As share price declines for a firm that is a cash cow, they likely become target of an acquisition or leveraged buyout. In my view, I do not see anyone doing a tender offer at a time like this given the heat around the oil spill and negative publicity.

I read a few posts, some good, some poorly written, and others completely incorrect.

Here are my thoughts:

1) In order for BP to even think about bankruptcy, there has to be ton of government intervention which will limit BP's future potential. With credit rating still high and the cash the firm generates, the potential of a BP claiming bankruptcy is next to nothing in the near future.

2) I haven't verified this for long but BP carried small amounts of Debt. So that means as long as operation stays solid, BP has plenty of ways to finance the cost for this oil spill. I am more concerned about the legislation that will get created due to this oil spill and its impact to industry and BP specifically.

3) Now it is understandable for BP's share price to decline since as a shareholder, we are obligated to pay for oil spill, hence taking away from our returns, but a decline of the share price to this extent is not justified.

4) Lastly, I am sure BP has a lot of smart guys who will look to optimize capital structure to gain from tax shields to limit the loss to share holders.

So, in conclusion, I am not recommending to buy or sell but I am saying that BP is a solid company and like many pointed out, in USA we are heavily dependent on Oil and hate when price of oil rises. :)

Anonymous said...

This a poorly titled article. Bankruptcy fears for a firm generating multi-billion in free cash flow is difficult to believe. I am certain articles as such do help depress the share price in the open market.

Here is some food for thought:
As share price declines for a firm that is a cash cow, they likely become target of an acquisition or leveraged buyout. In my view, I do not see anyone doing a tender offer at a time like this given the heat around the oil spill and negative publicity.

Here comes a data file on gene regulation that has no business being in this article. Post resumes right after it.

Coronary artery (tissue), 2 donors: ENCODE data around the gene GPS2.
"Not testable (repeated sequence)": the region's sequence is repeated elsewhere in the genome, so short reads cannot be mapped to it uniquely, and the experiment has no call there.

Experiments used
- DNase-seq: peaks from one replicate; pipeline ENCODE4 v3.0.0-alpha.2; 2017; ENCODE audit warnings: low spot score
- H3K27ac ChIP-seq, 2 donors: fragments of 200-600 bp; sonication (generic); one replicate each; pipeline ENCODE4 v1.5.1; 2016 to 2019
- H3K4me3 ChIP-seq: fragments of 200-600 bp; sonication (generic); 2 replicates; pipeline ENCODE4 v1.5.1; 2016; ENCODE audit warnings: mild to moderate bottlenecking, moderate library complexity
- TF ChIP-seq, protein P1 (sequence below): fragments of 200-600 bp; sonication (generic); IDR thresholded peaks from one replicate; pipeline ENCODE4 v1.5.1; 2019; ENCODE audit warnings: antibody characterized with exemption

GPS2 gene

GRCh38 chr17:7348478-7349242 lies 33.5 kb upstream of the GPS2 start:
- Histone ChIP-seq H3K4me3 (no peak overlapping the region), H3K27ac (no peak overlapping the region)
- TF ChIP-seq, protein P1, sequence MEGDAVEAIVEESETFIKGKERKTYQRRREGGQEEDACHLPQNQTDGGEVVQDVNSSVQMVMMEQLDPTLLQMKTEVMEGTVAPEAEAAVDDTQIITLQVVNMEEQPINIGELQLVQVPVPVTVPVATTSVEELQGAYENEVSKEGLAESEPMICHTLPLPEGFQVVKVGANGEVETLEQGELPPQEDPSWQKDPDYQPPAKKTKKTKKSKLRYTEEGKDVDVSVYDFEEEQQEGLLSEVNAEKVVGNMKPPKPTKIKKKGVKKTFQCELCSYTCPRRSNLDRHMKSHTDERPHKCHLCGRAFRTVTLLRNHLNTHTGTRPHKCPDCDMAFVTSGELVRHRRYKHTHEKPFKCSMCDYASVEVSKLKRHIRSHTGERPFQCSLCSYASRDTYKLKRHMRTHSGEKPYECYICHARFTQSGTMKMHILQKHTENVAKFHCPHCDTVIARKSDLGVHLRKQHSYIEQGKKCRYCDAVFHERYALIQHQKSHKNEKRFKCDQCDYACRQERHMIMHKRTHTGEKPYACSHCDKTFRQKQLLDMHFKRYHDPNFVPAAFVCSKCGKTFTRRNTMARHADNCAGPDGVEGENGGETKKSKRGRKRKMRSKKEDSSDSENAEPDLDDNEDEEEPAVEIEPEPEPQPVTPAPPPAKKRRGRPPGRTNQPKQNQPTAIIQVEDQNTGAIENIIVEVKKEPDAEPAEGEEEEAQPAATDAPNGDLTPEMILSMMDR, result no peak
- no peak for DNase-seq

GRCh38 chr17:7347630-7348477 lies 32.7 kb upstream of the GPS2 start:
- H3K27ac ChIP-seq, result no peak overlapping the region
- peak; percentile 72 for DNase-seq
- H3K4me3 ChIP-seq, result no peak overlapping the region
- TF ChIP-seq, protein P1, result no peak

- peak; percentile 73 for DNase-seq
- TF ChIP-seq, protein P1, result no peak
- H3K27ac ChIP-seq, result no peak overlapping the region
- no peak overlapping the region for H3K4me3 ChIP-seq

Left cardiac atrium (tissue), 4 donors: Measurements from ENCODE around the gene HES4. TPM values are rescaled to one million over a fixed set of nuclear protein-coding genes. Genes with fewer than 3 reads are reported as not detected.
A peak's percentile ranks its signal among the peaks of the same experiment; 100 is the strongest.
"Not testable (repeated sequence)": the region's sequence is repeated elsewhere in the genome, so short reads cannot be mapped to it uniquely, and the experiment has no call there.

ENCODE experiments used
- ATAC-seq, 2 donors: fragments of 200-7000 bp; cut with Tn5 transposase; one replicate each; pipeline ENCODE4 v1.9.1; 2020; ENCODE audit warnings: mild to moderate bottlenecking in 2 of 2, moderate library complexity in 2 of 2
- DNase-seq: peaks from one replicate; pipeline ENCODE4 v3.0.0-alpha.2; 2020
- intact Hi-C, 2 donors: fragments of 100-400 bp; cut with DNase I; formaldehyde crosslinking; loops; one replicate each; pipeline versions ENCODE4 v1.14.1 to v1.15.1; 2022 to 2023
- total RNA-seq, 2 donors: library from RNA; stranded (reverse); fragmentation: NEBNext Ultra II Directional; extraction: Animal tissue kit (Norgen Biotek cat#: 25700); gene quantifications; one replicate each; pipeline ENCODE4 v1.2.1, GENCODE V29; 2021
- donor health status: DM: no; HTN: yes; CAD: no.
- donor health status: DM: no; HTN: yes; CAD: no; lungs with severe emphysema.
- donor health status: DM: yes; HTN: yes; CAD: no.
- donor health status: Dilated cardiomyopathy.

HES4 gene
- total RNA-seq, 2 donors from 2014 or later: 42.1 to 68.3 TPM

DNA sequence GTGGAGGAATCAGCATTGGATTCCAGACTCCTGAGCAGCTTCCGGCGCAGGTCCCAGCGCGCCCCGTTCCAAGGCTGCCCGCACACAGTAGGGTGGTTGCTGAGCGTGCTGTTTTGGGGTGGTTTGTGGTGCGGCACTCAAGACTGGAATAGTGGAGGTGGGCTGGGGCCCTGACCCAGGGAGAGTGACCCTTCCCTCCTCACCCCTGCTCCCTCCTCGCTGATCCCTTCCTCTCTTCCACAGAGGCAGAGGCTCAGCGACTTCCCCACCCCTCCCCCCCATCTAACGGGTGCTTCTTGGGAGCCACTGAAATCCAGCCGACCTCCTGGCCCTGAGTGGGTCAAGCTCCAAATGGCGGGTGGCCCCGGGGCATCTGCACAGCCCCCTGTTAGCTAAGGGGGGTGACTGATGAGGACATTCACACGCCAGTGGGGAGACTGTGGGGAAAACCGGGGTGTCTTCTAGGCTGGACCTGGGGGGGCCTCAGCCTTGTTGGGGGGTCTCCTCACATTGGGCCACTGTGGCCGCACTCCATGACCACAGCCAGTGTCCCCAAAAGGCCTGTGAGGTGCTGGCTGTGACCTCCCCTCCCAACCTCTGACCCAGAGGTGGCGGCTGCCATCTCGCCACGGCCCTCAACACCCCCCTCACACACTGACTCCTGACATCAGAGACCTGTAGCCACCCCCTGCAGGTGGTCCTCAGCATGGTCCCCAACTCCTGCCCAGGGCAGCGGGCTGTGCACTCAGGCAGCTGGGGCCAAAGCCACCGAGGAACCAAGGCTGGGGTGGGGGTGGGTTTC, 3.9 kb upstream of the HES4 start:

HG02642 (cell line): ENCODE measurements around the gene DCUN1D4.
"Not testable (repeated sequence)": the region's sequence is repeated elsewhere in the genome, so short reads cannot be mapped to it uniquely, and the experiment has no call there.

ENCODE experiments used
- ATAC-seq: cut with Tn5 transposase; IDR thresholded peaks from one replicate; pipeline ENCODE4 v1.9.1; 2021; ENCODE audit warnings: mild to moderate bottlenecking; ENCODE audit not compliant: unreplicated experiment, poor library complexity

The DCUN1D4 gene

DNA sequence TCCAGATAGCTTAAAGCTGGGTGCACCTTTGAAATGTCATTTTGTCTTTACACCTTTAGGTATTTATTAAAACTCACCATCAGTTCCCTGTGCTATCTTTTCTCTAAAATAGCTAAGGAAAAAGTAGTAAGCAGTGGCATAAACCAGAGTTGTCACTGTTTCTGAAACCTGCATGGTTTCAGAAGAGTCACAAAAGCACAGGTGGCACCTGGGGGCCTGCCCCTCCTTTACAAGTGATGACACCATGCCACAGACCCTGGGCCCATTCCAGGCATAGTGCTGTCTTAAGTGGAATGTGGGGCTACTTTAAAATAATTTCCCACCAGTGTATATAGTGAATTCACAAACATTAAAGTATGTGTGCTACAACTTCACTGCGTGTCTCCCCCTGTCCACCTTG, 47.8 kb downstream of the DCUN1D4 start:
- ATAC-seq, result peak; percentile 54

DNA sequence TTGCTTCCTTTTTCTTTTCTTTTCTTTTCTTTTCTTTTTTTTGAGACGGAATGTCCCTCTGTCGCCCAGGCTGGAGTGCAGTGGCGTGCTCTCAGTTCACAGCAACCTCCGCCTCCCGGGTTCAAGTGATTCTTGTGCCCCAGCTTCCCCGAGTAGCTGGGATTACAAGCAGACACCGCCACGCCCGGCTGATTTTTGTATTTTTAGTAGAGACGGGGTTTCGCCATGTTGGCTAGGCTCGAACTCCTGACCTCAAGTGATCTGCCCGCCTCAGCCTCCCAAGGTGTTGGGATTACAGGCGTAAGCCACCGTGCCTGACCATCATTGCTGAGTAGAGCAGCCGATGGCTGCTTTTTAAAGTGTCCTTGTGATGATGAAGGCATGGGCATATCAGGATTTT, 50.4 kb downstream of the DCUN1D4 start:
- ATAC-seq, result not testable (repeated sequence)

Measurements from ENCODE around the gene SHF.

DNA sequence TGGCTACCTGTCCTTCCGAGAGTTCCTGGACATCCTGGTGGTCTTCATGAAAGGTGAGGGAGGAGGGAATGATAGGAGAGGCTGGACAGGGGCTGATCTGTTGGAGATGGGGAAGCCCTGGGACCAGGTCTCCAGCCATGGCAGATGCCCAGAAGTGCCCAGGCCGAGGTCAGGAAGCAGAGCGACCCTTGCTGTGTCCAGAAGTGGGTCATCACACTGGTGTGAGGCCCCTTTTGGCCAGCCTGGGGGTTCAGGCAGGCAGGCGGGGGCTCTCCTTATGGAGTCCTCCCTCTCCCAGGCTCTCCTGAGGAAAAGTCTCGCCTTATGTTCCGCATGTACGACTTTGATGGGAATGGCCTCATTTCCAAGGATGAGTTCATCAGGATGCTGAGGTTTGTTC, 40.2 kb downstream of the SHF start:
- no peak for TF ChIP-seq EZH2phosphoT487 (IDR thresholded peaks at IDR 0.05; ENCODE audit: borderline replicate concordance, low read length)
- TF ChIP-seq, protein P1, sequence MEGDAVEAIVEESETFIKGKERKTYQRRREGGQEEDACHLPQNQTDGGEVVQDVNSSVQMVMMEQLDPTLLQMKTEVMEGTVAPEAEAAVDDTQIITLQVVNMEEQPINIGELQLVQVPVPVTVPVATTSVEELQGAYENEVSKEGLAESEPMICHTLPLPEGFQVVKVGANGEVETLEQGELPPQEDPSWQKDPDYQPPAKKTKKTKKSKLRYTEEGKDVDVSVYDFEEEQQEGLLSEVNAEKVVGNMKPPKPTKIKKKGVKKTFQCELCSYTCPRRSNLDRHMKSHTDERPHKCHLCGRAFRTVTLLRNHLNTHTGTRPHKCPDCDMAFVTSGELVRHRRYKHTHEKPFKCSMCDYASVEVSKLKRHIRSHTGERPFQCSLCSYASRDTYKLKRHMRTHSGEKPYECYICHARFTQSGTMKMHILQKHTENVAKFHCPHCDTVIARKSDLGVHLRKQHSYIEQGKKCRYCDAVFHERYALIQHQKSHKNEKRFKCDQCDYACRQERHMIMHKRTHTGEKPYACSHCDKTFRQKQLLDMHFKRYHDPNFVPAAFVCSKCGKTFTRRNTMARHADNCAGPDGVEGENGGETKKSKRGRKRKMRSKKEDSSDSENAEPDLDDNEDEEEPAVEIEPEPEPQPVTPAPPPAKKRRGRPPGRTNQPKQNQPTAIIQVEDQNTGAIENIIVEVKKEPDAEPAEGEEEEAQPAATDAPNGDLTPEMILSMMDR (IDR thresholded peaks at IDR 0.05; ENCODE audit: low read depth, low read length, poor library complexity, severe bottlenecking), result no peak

I read a few posts, some good, some poorly written, and others completely incorrect.

Here are my thoughts:

1) In order for BP to even think about bankruptcy, there has to be ton of government intervention which will limit BP's future potential. With credit rating still high and the cash the firm generates, the potential of a BP claiming bankruptcy is next to nothing in the near future.

2) I haven't verified this for long but BP carried small amounts of Debt. So that means as long as operation stays solid, BP has plenty of ways to finance the cost for this oil spill. I am more concerned about the legislation that will get created due to this oil spill and its impact to industry and BP specifically.

3) Now it is understandable for BP's share price to decline since as a shareholder, we are obligated to pay for oil spill, hence taking away from our returns, but a decline of the share price to this extent is not justified.

4) Lastly, I am sure BP has a lot of smart guys who will look to optimize capital structure to gain from tax shields to limit the loss to share holders.

So, in conclusion, I am not recommending to buy or sell but I am saying that BP is a solid company and like many pointed out, in USA we are heavily dependent on Oil and hate when price of oil rises. :)

Anonymous said...

BK .. BP!!!!!!!!!!! SURELY
we want to give all our $$$
away to US COMPANIES.. so
they can put any FOREIGN CO.
out of biz.. AZ.IMMIGRATION NOW
is being applied to COMPANIES..

"isolationism"

girlsgonemild said...

If the courts can demonstrate that BP did not follow proper safety procedures, then the limited liability of the oil pollution act goes out the window, and they can be sued into bankruptcy.

BP does not have insurance for this. Obama also has the authority to seize control of the company since it is posing a threat to US land.

Anonymous said...

To the Anonymous that stated they have insurance for catastrophic loss, most oil companies, including BP are self insured.

Anonymous said...

This risk is not insurable as no insurance company could appropriately measure the risk. As such, this liability will come out of BP pocket.

ricardo said...

Look at Exxon spill. Statutory damages were about 5 billion (1 year of ernings for exon at the time).
Via court appeals they have only paid 10% of 5 billion and will probably never pay the rest. Look at Exxon today versus stock price then...

Anonymous said...

transocean operated drilling rig contracted by BP not owned by BP